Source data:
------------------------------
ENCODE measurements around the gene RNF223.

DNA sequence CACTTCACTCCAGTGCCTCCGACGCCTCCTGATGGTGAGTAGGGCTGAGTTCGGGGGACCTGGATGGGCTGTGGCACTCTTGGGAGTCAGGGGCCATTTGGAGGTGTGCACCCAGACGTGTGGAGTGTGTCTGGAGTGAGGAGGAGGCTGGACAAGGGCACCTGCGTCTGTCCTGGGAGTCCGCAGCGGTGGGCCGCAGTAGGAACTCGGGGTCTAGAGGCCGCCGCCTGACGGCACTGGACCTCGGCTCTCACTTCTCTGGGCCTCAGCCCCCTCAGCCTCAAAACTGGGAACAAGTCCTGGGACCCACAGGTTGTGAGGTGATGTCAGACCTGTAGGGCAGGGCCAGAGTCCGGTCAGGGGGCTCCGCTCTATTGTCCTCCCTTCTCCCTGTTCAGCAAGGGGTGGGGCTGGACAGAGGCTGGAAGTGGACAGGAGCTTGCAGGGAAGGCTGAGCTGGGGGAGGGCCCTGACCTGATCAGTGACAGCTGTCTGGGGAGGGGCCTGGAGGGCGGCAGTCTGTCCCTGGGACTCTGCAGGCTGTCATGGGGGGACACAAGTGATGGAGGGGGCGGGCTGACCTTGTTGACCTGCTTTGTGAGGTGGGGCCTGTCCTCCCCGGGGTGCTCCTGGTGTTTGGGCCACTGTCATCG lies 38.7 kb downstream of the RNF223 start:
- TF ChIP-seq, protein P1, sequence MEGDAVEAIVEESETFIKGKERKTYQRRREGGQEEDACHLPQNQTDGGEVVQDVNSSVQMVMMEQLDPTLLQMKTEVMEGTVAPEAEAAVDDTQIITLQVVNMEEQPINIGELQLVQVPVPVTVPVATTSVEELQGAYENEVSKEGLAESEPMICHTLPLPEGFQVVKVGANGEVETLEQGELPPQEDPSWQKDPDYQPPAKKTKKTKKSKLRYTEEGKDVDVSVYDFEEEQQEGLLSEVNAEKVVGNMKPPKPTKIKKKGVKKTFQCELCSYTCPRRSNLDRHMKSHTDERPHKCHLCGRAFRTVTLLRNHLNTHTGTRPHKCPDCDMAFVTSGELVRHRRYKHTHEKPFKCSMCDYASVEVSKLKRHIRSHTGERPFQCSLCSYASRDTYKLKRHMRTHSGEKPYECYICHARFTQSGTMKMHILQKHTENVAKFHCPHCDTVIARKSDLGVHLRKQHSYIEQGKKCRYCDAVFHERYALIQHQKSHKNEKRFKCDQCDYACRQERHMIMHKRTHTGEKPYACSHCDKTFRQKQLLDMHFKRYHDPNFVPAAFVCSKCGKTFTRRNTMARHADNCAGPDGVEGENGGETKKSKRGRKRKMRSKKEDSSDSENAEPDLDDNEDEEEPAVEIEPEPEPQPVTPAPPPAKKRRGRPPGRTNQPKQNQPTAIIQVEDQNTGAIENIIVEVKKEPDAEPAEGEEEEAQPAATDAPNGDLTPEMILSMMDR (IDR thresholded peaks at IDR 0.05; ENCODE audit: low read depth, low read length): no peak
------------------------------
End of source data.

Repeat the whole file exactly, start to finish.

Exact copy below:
ENCODE measurements around the gene RNF223.

DNA sequence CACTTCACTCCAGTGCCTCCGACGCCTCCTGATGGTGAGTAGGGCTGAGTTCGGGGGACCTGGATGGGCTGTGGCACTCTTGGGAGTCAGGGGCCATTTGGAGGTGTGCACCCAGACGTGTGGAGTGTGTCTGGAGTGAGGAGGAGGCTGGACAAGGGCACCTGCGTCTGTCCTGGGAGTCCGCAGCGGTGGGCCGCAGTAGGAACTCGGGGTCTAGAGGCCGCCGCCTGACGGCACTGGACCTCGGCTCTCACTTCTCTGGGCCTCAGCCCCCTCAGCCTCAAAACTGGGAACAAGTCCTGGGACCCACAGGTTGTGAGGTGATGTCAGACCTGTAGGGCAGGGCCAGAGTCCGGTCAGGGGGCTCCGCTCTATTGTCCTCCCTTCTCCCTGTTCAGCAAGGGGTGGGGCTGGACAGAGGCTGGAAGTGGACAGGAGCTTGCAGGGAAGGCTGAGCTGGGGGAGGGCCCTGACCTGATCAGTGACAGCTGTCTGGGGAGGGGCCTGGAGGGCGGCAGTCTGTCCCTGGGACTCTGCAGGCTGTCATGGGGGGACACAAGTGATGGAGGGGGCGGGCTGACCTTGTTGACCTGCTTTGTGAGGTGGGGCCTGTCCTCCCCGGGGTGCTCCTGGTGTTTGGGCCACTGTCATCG lies 38.7 kb downstream of the RNF223 start:
- TF ChIP-seq, protein P1, sequence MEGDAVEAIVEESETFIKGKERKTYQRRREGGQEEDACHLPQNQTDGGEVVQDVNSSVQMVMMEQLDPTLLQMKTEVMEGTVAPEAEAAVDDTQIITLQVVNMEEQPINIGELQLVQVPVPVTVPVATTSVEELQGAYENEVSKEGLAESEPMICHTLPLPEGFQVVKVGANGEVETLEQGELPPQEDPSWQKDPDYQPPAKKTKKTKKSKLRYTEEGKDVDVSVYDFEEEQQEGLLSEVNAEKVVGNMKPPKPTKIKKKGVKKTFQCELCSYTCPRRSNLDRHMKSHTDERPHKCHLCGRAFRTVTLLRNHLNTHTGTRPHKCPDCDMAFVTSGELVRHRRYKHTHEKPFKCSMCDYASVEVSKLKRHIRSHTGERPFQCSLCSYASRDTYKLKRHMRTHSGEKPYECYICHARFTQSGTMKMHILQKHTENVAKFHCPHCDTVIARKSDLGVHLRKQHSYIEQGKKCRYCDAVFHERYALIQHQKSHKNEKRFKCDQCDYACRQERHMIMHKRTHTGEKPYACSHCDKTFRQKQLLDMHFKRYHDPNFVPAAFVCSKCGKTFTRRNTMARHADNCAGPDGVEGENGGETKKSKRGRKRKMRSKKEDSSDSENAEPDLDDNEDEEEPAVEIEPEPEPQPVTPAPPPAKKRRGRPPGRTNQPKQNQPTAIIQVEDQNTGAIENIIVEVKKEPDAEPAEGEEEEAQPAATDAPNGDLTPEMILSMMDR (IDR thresholded peaks at IDR 0.05; ENCODE audit: low read depth, low read length): no peak